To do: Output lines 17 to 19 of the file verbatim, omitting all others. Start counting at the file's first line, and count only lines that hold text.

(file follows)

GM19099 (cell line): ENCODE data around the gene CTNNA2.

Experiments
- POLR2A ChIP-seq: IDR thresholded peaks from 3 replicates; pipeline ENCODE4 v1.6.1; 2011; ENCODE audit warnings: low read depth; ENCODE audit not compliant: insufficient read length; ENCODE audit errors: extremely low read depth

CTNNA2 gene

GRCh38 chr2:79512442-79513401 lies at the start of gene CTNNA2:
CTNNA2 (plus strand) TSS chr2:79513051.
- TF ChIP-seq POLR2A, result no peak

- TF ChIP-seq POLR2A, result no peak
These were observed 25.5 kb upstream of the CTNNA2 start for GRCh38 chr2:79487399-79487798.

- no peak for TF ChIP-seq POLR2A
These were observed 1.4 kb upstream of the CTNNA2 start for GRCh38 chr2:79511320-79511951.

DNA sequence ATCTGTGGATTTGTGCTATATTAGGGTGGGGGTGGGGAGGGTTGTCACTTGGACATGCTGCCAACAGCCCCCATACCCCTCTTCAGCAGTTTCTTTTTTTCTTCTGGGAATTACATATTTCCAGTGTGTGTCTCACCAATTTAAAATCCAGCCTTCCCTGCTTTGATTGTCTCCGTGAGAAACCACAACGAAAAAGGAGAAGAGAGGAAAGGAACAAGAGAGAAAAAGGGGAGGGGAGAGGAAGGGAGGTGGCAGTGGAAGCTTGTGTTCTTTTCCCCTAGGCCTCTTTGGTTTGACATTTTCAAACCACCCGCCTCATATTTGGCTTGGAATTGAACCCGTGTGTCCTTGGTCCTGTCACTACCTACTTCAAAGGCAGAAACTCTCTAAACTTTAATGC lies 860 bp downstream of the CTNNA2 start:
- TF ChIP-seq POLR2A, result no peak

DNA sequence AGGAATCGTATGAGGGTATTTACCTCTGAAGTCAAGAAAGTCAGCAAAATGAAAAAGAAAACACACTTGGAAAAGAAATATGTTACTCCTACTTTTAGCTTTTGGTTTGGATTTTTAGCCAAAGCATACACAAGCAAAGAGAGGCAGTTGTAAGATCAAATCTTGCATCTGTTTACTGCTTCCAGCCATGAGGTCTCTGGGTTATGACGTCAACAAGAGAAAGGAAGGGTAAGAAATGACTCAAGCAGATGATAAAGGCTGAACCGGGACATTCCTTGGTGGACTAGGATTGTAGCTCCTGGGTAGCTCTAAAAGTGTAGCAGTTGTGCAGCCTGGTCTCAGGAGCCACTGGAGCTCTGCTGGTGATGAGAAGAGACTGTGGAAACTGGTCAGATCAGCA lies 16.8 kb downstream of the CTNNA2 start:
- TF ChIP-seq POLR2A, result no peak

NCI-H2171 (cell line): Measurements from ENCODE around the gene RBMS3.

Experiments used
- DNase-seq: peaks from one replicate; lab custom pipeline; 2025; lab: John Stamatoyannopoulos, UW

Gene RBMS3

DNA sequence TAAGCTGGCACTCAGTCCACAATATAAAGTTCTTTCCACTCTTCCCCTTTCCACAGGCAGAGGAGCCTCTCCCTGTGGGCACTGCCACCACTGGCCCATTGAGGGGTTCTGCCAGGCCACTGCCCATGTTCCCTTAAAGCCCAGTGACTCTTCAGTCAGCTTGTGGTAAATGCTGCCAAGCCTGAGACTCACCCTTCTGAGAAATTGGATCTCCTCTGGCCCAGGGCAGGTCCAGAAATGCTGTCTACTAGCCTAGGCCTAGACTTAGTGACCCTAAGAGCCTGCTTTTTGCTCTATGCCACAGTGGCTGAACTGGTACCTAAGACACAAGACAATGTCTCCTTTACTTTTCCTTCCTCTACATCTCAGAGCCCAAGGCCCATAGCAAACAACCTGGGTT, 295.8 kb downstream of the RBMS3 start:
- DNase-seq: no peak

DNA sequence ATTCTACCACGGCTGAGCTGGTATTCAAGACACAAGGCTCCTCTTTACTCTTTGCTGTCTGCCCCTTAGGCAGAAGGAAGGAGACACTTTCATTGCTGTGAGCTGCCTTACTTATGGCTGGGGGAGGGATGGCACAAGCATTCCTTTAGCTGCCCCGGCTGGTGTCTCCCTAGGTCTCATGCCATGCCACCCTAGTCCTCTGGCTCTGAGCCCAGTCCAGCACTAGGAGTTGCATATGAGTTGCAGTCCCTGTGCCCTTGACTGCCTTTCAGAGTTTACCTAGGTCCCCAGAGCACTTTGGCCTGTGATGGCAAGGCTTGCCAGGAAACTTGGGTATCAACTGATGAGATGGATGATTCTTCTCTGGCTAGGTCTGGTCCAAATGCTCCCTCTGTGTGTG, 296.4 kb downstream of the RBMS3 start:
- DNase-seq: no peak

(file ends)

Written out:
Experiments used
- DNase-seq: peaks from one replicate; lab custom pipeline; 2025; lab: John Stamatoyannopoulos, UW

Gene RBMS3